Epithelial-to-mesenchymal transition signature assessment in colorectal cancer quantifies tumour stromal content rather than true transition


Session type:


Amy McCorry1,Maurice Loughrey2,Mark Lawler1,Philip Dunne1
1Queen's University Belfast,2Belfast Health and Social Care Trust



Epithelial-to-mesenchymal transition (EMT) is a well-described process in cancer, whereby epithelial tumour cells transition to a mesenchymal biology. Gene expression signatures have been developed to characterise the EMT process and assign samples in cohorts a relative EMT score. In this study, we will examine the use of EMT signatures in data from both colorectal cancer cell lines and tumour samples with a view to delineating the cellular source of this signalling.


We used single-sample gene set enrichment analysis (ssGSEA) EMT signature scores assigned to transcriptional data from 3 cohorts; the 61 colorectal cancer (CRC) cell lines within the Cancer Cell Line Encylocpedia (CCLE), 215 stage II colon cancer patient samples (E-MTAB-863) and 156 stage II/III colorectal cancer patient samples (GSE103479). H&E slides from the GSE103479 cohort were quantified for histological features and percentage of epithelial/stromal cells and aligned to EMT signature scores.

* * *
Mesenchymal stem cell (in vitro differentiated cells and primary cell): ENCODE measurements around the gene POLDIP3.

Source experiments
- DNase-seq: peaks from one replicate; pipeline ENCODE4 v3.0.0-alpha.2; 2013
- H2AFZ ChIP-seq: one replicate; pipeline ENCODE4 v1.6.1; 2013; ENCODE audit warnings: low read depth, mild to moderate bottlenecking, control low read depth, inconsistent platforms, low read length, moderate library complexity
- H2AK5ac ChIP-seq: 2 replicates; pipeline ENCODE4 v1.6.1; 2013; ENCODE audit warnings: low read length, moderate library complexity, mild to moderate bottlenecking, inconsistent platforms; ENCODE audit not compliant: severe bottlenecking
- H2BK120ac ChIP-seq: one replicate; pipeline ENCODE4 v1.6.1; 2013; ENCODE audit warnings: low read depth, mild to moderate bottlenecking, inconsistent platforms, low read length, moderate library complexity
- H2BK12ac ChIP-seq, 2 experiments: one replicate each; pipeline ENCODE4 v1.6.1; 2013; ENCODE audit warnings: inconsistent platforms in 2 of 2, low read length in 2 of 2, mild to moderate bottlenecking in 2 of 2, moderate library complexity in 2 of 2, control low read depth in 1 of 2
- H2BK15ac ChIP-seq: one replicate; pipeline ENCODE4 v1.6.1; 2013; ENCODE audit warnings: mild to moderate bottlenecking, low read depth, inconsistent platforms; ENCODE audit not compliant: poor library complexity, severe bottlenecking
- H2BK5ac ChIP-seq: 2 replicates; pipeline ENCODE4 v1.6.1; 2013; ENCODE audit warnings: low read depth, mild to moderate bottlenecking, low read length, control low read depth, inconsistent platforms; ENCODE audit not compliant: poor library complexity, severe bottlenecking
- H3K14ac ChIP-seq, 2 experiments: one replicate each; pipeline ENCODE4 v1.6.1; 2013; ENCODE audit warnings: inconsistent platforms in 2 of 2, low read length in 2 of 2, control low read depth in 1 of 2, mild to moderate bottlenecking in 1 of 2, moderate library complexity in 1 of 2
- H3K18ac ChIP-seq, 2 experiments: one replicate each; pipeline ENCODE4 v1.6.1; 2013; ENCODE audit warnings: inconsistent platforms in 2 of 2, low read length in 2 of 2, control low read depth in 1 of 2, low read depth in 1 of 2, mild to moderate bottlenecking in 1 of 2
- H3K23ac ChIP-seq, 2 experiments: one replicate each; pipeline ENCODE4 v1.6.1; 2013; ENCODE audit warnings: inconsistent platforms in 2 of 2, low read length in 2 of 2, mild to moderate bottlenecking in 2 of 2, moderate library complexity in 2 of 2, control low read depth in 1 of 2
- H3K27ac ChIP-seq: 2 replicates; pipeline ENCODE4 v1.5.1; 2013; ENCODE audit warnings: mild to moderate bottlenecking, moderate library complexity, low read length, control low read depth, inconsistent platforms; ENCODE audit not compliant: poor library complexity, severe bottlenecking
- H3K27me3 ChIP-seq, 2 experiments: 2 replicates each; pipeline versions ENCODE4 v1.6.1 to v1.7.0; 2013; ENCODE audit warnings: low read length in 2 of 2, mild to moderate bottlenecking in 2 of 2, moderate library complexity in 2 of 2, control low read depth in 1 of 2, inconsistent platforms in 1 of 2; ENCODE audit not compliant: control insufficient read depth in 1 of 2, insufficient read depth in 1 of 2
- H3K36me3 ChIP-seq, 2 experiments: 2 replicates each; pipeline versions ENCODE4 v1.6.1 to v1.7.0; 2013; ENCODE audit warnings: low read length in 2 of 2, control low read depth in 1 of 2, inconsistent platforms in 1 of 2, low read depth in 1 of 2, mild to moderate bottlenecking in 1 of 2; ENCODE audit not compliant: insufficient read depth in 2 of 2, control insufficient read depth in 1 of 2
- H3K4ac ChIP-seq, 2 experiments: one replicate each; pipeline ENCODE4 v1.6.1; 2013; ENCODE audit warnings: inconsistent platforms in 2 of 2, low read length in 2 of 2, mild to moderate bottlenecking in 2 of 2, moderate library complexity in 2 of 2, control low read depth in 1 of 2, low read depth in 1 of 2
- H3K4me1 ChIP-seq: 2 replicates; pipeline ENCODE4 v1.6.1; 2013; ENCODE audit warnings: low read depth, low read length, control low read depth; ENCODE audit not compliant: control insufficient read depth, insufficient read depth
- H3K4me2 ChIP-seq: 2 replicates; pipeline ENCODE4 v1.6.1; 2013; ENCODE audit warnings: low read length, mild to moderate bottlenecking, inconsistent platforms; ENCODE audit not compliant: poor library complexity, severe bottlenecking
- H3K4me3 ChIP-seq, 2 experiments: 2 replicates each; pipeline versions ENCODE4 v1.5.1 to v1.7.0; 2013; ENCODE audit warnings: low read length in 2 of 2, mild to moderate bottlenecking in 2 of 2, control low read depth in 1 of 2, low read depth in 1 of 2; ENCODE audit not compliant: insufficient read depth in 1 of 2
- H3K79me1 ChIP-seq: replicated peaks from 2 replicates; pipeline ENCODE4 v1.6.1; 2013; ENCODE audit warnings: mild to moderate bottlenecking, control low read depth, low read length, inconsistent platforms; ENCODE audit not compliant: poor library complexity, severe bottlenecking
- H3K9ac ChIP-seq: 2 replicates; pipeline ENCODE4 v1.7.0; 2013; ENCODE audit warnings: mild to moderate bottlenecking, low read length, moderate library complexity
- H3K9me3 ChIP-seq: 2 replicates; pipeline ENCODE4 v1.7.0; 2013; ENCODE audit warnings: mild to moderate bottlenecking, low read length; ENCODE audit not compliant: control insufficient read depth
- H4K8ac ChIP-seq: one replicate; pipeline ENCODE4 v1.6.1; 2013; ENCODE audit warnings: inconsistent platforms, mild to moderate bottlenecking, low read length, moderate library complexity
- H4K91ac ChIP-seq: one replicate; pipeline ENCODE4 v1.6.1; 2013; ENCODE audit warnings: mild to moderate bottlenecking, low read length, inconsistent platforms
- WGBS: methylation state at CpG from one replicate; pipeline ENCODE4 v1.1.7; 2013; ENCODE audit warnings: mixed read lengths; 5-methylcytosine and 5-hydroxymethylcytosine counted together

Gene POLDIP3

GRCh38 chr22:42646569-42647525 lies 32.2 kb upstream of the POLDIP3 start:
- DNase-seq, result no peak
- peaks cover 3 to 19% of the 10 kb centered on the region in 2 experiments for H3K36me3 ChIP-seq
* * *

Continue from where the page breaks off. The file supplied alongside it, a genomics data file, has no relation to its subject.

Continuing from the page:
From in silico analysis of CRC cell lines from the CCLE, we demonstrate that EMT signatures preferentially identify cell lines with a fibroblast origin, which have higher relative EMT scores than any epithelial cell line in this collection. Furthermore, we observe that increased EMT scores significantly correlate with higher fibroblast, cancer-associated fibroblast and general stroma scores when assessing tumour tissue samples using both in silico analyses and histological assessment (in all cases p < 0.00001).


These results emphasise the importance of combining histology assessment, informatics and mechanistic biology to the interpretation of signatures aimed at characterising EMT, or other signalling biology. In the era of precision medicine, an interdisciplinary approach incorporating pathological, bioinformatic and molecular biology is essential to advance our understanding of cancer from high-throughput molecular data.